Distributed training makes it possible to train on a large dataset like ImageNet (1000 classes, 1.2 million images) in just several hours by Train PyTorch Model. The following table shows training time and performance during training 50 epochs of Resnet50 on ImageNet from scratch based on different devices.

Devices Training Time Training Throughput Top-1 Validation Accuracy Top-5 Validation Accuracy
16 V100 GPUs 6h22min ~3200 Images/Sec 68.83% 88.84%
8 V100 GPUs 12h21min ~1670 Images/Sec 68.84% 88.74%

Click on this component 'Metrics' tab and see training metric graphs, such as 'Train images per second' and 'Top 1 accuracy'.

Screenshot showing training metrics

How to enable distributed training

To enable distributed training for Train PyTorch Model component, you can set in Run settings in the right pane of the component. Only AML Compute cluster is supported for distributed training.


Multiple GPUs are required to activate distributed training because NCCL backend Train PyTorch Model component uses needs cuda.

  1. Select the component and open the right panel. Expand the Run settings section.

    Screenshot showing how to set distributed training in runsetting

  2. Make sure you have select AML compute for the compute target.

  3. In Resource layout section, you need to set the following values:

    • Node count : Number of nodes in the compute target used for training. It should be less than or equal to the Maximum number of nodes your compute cluster. By default it is 1, which means single node job.

    • Process count per node: Number of processes triggered per node. It should be less than or equal to the Processing Unit of your compute. By default it is 1, which means single process job.

    You can check the Maximum number of nodes and Processing Unit of your compute by clicking the compute name into the compute detail page.

    Screenshot showing how to check compute cluster

You can learn more about distributed training in Azure Machine Learning here.

Troubleshooting for distributed training

If you enable distributed training for this component, there will be driver logs for each process. 70_driver_log_0 is for master process. You can check driver logs for error details of each process under Outputs+logs tab in the right pane.

Screenshot showing driver log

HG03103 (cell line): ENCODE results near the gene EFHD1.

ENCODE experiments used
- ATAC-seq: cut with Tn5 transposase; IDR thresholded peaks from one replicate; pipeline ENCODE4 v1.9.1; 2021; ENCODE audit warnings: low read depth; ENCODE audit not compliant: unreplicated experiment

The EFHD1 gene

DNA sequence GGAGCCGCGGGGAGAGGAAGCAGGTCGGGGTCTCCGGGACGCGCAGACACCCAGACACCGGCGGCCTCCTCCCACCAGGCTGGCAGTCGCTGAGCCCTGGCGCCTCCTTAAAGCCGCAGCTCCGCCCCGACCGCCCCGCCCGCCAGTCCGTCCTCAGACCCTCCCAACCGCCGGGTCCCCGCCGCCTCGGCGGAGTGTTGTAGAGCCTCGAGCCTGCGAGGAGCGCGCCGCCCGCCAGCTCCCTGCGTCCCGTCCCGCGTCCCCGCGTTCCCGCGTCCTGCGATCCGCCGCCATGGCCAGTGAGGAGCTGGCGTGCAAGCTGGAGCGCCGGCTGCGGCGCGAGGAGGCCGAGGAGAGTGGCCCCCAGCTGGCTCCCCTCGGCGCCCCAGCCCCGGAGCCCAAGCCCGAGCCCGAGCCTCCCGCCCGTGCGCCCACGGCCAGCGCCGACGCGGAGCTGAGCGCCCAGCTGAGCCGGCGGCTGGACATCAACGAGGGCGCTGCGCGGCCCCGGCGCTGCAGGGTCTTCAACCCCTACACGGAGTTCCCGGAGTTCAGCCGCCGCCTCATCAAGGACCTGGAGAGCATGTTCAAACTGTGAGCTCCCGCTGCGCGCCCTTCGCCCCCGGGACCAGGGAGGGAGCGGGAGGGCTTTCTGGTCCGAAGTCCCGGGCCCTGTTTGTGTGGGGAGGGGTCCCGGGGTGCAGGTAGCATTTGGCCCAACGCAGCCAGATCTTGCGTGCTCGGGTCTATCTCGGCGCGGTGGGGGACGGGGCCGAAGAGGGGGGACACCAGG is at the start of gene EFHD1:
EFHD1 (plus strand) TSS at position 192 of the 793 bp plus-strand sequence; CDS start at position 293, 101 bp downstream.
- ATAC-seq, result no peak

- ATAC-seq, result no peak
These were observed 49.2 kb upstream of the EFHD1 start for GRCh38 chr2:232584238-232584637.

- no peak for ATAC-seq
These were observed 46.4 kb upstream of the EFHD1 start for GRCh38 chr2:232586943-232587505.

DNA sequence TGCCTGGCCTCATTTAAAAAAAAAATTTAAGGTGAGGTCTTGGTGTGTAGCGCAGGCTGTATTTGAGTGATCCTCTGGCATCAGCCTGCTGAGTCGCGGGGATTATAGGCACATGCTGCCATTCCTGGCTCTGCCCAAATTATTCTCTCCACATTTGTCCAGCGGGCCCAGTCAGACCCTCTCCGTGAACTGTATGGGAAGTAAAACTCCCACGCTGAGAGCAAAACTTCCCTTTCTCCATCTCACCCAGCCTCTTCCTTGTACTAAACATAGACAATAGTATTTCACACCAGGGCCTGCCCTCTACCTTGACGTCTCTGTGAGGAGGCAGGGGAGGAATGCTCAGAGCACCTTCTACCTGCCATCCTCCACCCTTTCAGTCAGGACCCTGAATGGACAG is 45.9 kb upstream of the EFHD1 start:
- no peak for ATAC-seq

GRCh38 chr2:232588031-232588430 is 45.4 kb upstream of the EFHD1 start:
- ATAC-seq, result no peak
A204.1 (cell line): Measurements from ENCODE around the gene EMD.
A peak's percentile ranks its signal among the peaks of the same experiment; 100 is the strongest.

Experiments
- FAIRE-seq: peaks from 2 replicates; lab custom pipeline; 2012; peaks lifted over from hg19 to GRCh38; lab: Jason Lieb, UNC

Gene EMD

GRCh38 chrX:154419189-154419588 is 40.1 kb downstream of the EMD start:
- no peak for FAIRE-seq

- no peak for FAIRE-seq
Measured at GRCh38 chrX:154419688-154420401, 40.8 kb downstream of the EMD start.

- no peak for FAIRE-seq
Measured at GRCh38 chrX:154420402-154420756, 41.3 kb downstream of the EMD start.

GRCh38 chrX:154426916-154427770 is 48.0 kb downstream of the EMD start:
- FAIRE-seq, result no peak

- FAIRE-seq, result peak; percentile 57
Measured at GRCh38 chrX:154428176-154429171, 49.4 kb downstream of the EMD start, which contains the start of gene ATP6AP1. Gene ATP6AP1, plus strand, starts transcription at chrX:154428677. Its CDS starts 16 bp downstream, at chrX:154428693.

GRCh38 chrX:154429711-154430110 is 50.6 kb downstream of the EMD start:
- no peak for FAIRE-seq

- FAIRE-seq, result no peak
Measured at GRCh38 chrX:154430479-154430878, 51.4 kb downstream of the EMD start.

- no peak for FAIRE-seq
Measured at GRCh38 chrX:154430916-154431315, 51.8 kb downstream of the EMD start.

If the component enabled distributed training fails without any 70_driver logs, you can check 70_mpi_log for error details.

The following example shows a common error, which is Process count per node is larger than Processing Unit of the compute.

Screenshot showing mpi log

You can refer to this article for more details about component troubleshooting.


After pipeline run is completed, to use the model for scoring, connect the Train PyTorch Model to Score Image Model, to predict values for new input examples.

Technical notes

Expected inputs

Name Type Description
Untrained model UntrainedModelDirectory Untrained model, require PyTorch
Training dataset ImageDirectory Training dataset
Validation dataset ImageDirectory Validation dataset for evaluation every epoch

Component parameters

Name Range Type Default Description
Epochs >0 Integer 5 Select the column that contains the label or outcome column
Batch size >0 Integer 16 How many instances to train in a batch
Warmup step number >=0 Integer 0 How many epochs to warm up training
Learning rate >=double.Epsilon Float 0.1 The initial learning rate for the Stochastic Gradient Descent optimizer.
Random seed Any Integer 1 The seed for the random number generator used by the model.
Patience >0 Integer 3 How many epochs to early stop training
Print frequency >0 Integer 10 Training log print frequency over iterations in each epoch


Name Type Description
Trained model ModelDirectory Trained model

Next steps

See the set of components available to Azure Machine Learning.